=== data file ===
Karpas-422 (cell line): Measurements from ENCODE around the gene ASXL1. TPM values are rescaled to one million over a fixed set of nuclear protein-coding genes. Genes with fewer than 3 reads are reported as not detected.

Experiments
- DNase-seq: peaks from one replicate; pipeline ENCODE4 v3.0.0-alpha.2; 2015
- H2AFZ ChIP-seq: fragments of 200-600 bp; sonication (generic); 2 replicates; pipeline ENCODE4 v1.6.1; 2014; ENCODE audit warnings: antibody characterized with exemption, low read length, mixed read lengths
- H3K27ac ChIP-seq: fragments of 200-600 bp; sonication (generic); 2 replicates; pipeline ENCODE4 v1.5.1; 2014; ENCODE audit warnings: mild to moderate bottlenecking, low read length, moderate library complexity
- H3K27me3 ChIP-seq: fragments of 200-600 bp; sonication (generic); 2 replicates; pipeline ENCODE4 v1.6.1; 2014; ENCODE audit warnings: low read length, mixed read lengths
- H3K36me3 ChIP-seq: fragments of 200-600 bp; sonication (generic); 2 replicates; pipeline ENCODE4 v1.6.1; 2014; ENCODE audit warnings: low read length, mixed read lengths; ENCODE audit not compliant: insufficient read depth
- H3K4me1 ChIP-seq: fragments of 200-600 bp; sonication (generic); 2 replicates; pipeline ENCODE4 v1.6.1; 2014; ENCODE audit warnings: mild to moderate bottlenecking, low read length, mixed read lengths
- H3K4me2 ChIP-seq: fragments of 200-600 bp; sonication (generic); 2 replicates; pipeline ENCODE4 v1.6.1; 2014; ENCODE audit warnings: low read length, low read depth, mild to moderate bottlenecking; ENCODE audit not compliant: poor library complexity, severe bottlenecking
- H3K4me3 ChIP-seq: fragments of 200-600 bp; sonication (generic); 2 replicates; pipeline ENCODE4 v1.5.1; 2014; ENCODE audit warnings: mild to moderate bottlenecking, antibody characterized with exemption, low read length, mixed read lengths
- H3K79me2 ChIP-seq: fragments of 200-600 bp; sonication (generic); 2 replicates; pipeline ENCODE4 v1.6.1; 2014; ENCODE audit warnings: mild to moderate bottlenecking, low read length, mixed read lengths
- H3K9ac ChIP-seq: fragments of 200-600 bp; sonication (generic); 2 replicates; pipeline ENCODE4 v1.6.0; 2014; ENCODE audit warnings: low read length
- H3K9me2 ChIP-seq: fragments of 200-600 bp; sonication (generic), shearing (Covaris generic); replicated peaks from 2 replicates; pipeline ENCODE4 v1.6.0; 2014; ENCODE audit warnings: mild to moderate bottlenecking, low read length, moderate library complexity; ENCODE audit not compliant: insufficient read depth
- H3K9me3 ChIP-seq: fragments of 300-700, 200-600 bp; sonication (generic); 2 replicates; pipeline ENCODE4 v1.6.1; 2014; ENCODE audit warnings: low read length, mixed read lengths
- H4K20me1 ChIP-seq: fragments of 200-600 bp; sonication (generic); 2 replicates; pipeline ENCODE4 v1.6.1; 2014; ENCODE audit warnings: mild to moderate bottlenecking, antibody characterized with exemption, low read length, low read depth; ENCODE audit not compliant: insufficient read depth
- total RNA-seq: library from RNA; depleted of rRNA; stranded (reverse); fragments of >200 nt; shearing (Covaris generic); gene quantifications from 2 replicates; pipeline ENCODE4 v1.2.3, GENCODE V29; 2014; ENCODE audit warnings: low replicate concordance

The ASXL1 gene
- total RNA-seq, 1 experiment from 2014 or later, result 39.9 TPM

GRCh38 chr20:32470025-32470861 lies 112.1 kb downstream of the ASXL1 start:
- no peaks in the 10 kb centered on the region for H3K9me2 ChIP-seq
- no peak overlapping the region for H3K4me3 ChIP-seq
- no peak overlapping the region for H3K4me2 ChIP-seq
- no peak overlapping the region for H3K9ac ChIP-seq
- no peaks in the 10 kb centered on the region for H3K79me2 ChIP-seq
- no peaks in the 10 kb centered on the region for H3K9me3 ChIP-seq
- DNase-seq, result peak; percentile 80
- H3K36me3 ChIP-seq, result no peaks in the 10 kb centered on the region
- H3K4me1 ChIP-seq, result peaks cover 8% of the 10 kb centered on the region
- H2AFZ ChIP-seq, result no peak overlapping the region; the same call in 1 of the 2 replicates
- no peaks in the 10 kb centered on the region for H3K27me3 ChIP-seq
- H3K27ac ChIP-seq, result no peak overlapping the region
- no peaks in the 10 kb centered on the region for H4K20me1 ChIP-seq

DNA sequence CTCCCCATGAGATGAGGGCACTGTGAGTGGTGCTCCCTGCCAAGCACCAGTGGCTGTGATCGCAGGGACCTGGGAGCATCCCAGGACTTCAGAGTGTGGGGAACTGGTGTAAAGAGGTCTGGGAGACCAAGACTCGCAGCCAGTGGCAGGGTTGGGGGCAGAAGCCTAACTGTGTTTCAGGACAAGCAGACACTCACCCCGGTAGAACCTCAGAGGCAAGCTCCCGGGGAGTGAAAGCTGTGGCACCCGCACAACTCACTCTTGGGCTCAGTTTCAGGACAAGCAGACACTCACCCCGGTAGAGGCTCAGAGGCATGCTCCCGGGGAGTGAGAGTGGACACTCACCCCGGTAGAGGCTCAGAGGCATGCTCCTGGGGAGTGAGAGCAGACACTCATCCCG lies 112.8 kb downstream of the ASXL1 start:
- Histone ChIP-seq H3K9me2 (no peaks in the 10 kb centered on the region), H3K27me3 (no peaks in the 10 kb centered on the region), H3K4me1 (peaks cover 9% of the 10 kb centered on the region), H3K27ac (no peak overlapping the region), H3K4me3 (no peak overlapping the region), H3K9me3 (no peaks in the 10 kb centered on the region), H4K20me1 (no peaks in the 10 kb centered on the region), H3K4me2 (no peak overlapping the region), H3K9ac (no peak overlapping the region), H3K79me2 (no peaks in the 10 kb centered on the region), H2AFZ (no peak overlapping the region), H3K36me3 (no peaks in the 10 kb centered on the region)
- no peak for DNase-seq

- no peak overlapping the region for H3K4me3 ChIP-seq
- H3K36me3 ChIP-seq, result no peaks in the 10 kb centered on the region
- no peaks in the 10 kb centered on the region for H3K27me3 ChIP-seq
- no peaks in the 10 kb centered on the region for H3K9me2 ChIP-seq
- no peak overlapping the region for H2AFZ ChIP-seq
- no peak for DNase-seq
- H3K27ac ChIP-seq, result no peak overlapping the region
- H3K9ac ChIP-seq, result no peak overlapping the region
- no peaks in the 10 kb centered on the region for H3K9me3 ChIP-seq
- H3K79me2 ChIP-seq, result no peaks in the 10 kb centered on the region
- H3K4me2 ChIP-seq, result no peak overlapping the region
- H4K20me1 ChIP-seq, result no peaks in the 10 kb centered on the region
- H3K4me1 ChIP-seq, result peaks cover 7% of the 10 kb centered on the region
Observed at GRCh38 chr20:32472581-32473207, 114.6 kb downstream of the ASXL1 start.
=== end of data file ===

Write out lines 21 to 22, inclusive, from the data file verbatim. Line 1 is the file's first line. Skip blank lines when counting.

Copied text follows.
- no peak overlapping the region for H3K4me3 ChIP-seq
- no peak overlapping the region for H3K4me2 ChIP-seq